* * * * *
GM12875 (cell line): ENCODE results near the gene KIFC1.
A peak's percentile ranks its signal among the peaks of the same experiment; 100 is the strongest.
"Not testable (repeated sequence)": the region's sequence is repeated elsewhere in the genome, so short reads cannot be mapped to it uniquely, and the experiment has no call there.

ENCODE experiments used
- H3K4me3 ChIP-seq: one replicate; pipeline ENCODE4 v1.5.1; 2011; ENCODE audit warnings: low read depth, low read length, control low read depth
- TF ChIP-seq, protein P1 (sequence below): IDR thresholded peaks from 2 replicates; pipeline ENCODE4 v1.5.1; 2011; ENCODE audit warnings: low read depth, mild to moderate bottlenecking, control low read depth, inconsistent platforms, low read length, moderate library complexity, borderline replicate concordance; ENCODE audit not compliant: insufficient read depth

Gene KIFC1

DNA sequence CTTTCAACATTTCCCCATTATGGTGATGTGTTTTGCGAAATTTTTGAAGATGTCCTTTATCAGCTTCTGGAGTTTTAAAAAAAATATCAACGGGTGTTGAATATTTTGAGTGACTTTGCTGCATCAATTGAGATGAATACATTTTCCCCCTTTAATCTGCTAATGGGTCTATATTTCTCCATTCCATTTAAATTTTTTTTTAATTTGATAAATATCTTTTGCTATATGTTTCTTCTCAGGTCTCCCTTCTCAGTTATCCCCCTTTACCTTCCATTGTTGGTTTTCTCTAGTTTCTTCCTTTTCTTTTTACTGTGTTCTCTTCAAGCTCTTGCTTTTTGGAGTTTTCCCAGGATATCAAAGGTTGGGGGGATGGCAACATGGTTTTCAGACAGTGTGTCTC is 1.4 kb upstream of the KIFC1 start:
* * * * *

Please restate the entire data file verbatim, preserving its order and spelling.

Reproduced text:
GM12875 (cell line): ENCODE results near the gene KIFC1.
A peak's percentile ranks its signal among the peaks of the same experiment; 100 is the strongest.
"Not testable (repeated sequence)": the region's sequence is repeated elsewhere in the genome, so short reads cannot be mapped to it uniquely, and the experiment has no call there.

ENCODE experiments used
- H3K4me3 ChIP-seq: one replicate; pipeline ENCODE4 v1.5.1; 2011; ENCODE audit warnings: low read depth, low read length, control low read depth
- TF ChIP-seq, protein P1 (sequence below): IDR thresholded peaks from 2 replicates; pipeline ENCODE4 v1.5.1; 2011; ENCODE audit warnings: low read depth, mild to moderate bottlenecking, control low read depth, inconsistent platforms, low read length, moderate library complexity, borderline replicate concordance; ENCODE audit not compliant: insufficient read depth

Gene KIFC1

DNA sequence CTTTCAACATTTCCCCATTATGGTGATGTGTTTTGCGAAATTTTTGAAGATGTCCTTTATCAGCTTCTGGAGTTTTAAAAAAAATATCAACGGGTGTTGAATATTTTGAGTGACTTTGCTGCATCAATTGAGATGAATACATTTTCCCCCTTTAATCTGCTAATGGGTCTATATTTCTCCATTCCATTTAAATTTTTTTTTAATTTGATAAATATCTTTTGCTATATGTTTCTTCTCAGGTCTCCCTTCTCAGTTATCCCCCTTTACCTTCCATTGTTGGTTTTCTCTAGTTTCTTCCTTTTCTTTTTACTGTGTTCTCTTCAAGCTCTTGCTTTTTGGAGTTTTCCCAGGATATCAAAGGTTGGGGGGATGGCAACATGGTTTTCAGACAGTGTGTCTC is 1.4 kb upstream of the KIFC1 start: